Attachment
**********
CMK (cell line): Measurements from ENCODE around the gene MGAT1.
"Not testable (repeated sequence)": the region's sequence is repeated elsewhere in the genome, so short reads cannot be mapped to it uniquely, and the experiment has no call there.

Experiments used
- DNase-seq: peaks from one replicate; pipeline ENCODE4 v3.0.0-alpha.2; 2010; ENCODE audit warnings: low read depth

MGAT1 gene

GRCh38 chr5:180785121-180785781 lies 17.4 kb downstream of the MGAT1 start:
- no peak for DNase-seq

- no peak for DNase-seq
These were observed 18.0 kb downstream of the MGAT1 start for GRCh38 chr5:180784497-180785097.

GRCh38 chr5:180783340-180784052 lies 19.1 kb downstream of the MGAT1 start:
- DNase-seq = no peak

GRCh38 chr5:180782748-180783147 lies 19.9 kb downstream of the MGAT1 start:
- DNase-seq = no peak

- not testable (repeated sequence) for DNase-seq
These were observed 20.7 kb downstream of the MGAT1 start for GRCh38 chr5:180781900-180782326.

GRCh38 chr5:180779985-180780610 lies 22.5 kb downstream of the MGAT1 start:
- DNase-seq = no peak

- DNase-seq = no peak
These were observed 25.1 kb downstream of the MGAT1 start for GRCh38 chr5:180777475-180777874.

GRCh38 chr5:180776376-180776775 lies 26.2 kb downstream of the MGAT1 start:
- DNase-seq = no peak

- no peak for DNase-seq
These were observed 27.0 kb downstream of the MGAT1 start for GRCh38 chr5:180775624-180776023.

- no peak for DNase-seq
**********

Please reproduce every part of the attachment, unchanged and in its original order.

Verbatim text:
CMK (cell line): Measurements from ENCODE around the gene MGAT1.
"Not testable (repeated sequence)": the region's sequence is repeated elsewhere in the genome, so short reads cannot be mapped to it uniquely, and the experiment has no call there.

Experiments used
- DNase-seq: peaks from one replicate; pipeline ENCODE4 v3.0.0-alpha.2; 2010; ENCODE audit warnings: low read depth

MGAT1 gene

GRCh38 chr5:180785121-180785781 lies 17.4 kb downstream of the MGAT1 start:
- no peak for DNase-seq

- no peak for DNase-seq
These were observed 18.0 kb downstream of the MGAT1 start for GRCh38 chr5:180784497-180785097.

GRCh38 chr5:180783340-180784052 lies 19.1 kb downstream of the MGAT1 start:
- DNase-seq = no peak

GRCh38 chr5:180782748-180783147 lies 19.9 kb downstream of the MGAT1 start:
- DNase-seq = no peak

- not testable (repeated sequence) for DNase-seq
These were observed 20.7 kb downstream of the MGAT1 start for GRCh38 chr5:180781900-180782326.

GRCh38 chr5:180779985-180780610 lies 22.5 kb downstream of the MGAT1 start:
- DNase-seq = no peak

- DNase-seq = no peak
These were observed 25.1 kb downstream of the MGAT1 start for GRCh38 chr5:180777475-180777874.

GRCh38 chr5:180776376-180776775 lies 26.2 kb downstream of the MGAT1 start:
- DNase-seq = no peak

- no peak for DNase-seq
These were observed 27.0 kb downstream of the MGAT1 start for GRCh38 chr5:180775624-180776023.

- no peak for DNase-seq